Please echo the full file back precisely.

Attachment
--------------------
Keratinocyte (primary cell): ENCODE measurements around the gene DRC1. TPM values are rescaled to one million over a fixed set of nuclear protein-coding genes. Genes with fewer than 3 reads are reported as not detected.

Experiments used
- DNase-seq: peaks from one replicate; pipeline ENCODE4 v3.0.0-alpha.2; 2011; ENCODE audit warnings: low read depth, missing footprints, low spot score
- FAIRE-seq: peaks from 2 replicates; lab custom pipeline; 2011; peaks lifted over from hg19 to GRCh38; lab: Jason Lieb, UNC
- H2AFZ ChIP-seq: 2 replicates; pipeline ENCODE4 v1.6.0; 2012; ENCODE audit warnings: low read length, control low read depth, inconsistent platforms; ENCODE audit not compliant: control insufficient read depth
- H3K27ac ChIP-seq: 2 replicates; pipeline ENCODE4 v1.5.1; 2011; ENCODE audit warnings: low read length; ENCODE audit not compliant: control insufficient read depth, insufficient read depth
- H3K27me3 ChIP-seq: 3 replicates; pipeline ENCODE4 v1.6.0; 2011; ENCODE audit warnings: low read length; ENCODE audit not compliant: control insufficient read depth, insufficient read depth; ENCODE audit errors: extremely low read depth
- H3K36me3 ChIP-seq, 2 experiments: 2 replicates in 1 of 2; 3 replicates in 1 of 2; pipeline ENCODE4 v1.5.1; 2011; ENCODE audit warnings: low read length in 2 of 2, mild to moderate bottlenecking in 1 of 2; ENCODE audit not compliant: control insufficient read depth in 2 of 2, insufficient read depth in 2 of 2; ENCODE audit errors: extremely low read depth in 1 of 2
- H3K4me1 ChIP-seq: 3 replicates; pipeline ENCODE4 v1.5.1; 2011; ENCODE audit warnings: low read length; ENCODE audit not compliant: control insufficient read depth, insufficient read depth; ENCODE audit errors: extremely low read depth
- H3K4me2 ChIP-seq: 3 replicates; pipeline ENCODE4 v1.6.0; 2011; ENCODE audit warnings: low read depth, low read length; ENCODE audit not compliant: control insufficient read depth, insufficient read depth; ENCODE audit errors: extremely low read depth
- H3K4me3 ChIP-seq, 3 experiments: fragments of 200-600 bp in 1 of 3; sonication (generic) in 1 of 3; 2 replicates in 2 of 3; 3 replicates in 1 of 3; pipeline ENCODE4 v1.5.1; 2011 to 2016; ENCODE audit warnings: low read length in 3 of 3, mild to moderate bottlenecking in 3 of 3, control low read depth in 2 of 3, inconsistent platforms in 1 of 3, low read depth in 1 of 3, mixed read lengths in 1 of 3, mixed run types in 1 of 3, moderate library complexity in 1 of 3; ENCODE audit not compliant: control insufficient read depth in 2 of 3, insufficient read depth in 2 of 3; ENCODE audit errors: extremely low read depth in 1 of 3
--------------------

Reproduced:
Keratinocyte (primary cell): ENCODE measurements around the gene DRC1. TPM values are rescaled to one million over a fixed set of nuclear protein-coding genes. Genes with fewer than 3 reads are reported as not detected.

Experiments used
- DNase-seq: peaks from one replicate; pipeline ENCODE4 v3.0.0-alpha.2; 2011; ENCODE audit warnings: low read depth, missing footprints, low spot score
- FAIRE-seq: peaks from 2 replicates; lab custom pipeline; 2011; peaks lifted over from hg19 to GRCh38; lab: Jason Lieb, UNC
- H2AFZ ChIP-seq: 2 replicates; pipeline ENCODE4 v1.6.0; 2012; ENCODE audit warnings: low read length, control low read depth, inconsistent platforms; ENCODE audit not compliant: control insufficient read depth
- H3K27ac ChIP-seq: 2 replicates; pipeline ENCODE4 v1.5.1; 2011; ENCODE audit warnings: low read length; ENCODE audit not compliant: control insufficient read depth, insufficient read depth
- H3K27me3 ChIP-seq: 3 replicates; pipeline ENCODE4 v1.6.0; 2011; ENCODE audit warnings: low read length; ENCODE audit not compliant: control insufficient read depth, insufficient read depth; ENCODE audit errors: extremely low read depth
- H3K36me3 ChIP-seq, 2 experiments: 2 replicates in 1 of 2; 3 replicates in 1 of 2; pipeline ENCODE4 v1.5.1; 2011; ENCODE audit warnings: low read length in 2 of 2, mild to moderate bottlenecking in 1 of 2; ENCODE audit not compliant: control insufficient read depth in 2 of 2, insufficient read depth in 2 of 2; ENCODE audit errors: extremely low read depth in 1 of 2
- H3K4me1 ChIP-seq: 3 replicates; pipeline ENCODE4 v1.5.1; 2011; ENCODE audit warnings: low read length; ENCODE audit not compliant: control insufficient read depth, insufficient read depth; ENCODE audit errors: extremely low read depth
- H3K4me2 ChIP-seq: 3 replicates; pipeline ENCODE4 v1.6.0; 2011; ENCODE audit warnings: low read depth, low read length; ENCODE audit not compliant: control insufficient read depth, insufficient read depth; ENCODE audit errors: extremely low read depth
- H3K4me3 ChIP-seq, 3 experiments: fragments of 200-600 bp in 1 of 3; sonication (generic) in 1 of 3; 2 replicates in 2 of 3; 3 replicates in 1 of 3; pipeline ENCODE4 v1.5.1; 2011 to 2016; ENCODE audit warnings: low read length in 3 of 3, mild to moderate bottlenecking in 3 of 3, control low read depth in 2 of 3, inconsistent platforms in 1 of 3, low read depth in 1 of 3, mixed read lengths in 1 of 3, mixed run types in 1 of 3, moderate library complexity in 1 of 3; ENCODE audit not compliant: control insufficient read depth in 2 of 3, insufficient read depth in 2 of 3; ENCODE audit errors: extremely low read depth in 1 of 3